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Crack sentencing retroactivity vote spurs controversy

Boston – The recent vote by the U.S. Sentencing Commission to apply its newly reduced sentencing guidelines for crack offenses retroactively has spurred debate among defense attorneys, prosecutors and law enforcement officials.

Some defense attorneys contend that the move is necessary to promote fairness and reduce racial disparities, while prosecutors and law enforcement officials warn that the change will send thousands of dangerous criminals from their prison cells to the streets.

At the end of June, the U.S. Sentencing Commission voted unanimously to retroactively apply a proposed amendment lowering the sentencing guidelines for some crack cocaine offenders under the Fair Sentencing Act. That amendment and its retroactivity rule are set to go into effect Nov. 1, at which time prisoners will be able to petition for a sentence modification.

Among other provisions, the Act reduced the sentencing severity ratio between crack and powder cocaine offenses from 100-1 to about 18-1.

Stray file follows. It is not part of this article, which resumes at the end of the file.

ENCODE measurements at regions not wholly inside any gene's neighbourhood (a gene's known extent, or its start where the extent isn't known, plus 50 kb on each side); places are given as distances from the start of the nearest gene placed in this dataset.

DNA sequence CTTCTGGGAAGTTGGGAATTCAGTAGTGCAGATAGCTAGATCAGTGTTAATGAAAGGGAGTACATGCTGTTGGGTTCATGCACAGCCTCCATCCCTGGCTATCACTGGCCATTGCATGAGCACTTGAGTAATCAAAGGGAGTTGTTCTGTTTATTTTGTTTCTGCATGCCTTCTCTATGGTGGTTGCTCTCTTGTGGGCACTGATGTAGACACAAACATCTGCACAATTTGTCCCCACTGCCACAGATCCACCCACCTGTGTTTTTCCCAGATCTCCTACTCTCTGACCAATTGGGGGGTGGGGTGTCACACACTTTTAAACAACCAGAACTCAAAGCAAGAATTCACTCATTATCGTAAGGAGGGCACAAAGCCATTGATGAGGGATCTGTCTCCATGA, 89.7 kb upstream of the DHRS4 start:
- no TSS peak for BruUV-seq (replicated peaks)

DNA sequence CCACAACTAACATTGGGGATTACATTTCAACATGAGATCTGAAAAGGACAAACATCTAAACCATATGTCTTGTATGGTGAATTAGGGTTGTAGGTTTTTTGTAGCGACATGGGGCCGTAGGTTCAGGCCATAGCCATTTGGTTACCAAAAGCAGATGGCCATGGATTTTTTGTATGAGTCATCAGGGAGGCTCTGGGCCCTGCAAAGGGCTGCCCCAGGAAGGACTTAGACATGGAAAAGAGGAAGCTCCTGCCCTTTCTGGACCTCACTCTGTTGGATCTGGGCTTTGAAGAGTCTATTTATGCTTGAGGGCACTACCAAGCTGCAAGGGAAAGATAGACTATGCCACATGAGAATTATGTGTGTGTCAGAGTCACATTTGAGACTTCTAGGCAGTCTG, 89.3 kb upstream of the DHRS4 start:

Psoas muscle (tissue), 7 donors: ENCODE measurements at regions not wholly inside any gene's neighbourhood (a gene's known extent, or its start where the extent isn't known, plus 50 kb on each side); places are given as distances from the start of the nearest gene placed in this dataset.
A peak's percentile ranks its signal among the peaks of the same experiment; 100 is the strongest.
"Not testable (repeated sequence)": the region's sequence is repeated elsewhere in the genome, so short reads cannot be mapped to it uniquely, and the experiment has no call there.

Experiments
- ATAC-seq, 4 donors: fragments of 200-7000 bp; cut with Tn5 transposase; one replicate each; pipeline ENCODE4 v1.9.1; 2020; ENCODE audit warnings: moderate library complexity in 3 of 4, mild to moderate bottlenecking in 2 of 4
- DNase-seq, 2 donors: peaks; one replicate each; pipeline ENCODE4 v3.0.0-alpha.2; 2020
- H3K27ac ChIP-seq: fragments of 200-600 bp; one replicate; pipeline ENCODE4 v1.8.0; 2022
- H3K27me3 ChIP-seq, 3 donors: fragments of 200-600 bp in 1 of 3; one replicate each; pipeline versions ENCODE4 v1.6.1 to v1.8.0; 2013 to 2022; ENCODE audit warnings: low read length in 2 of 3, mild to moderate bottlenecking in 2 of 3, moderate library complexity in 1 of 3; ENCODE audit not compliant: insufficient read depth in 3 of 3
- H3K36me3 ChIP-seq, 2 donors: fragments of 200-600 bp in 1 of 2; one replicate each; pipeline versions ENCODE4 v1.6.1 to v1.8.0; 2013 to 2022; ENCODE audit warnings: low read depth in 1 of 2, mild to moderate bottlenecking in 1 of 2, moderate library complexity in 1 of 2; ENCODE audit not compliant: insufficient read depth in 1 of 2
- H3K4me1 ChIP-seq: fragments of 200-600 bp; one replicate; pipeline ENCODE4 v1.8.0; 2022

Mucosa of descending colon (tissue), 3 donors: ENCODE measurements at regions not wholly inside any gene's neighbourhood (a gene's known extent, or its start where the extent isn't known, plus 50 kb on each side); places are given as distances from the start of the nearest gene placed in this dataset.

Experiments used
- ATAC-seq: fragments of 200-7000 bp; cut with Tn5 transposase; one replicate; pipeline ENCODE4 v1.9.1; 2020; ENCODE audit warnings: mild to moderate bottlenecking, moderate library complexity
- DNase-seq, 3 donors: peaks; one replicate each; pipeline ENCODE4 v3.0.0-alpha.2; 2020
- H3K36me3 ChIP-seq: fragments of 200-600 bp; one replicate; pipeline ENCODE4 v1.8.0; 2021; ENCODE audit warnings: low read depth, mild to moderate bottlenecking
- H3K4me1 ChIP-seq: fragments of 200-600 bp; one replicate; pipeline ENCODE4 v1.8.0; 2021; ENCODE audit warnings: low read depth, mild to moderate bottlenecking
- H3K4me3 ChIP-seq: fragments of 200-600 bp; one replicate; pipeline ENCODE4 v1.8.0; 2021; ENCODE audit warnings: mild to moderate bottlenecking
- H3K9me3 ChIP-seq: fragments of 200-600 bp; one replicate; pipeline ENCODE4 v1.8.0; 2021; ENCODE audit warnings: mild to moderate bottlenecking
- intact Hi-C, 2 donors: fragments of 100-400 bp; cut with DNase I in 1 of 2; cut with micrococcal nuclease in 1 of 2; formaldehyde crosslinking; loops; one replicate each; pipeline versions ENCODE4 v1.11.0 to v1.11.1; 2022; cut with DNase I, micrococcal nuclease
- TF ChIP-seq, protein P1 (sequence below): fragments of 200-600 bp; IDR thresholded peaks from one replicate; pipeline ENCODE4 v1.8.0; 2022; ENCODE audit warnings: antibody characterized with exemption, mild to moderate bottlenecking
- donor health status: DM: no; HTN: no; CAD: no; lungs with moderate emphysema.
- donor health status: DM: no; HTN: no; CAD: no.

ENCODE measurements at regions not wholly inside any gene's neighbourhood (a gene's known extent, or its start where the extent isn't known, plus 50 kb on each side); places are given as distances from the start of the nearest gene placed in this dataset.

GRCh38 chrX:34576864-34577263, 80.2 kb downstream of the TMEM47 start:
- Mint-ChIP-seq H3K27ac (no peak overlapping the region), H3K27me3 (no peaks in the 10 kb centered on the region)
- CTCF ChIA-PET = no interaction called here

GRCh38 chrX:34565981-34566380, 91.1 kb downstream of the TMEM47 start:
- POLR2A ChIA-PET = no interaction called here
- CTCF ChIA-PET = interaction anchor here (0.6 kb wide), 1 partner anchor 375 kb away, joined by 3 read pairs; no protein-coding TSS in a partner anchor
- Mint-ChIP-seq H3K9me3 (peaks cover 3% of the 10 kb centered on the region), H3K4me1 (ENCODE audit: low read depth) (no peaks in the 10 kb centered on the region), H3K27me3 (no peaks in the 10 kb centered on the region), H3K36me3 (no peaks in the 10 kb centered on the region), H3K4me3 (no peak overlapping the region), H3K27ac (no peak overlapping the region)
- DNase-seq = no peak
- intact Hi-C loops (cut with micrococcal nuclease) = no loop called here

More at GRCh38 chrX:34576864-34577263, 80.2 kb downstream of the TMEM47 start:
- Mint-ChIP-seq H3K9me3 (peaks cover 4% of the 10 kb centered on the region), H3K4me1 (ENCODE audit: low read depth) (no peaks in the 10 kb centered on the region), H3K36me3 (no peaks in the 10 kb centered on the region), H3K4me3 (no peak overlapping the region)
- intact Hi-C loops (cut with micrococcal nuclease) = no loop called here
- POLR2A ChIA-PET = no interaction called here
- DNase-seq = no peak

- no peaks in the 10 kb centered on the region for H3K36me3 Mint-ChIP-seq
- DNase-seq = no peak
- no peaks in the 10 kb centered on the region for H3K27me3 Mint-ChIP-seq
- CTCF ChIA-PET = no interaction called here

The commission estimated that the retroactive application of the rule will result in about 12,000 prisoners becoming eligible to request sentence reductions. The average amount of each reduced sentence would be 37 months, according to the commission.

The impact could be even broader in light of the U.S. Supreme Court’s June ruling in Freeman v. U.S., which said that plea-bargained sentences could also be reduced retroactively under the guidelines.

Defense advocates said that the retroactivity – as well as the sentencing guideline changes themselves – were necessary to correct the negative effects of the sentencing disparity between powder and crack cocaine. That disparity, they said, had a disparate impact on poor and minority defendants.

“The difference between crack and powder cocaine is cultural, not chemical,” Jim E. Lavine, a partner in the Houston office of Zimmermann, Lavine, Zimmermann & Sampson and president of the National Association of Criminal Defense Lawyers, said in a statement. “The commission’s own research indicates that over 80 percent of the non-violent offenders who will benefit from the new guideline are African-American or Hispanic. We can’t give back all the time that offenders served under the previous guidelines, but reducing prison time for those persons still incarcerated is a significant recognition of the unfairness of the old law.”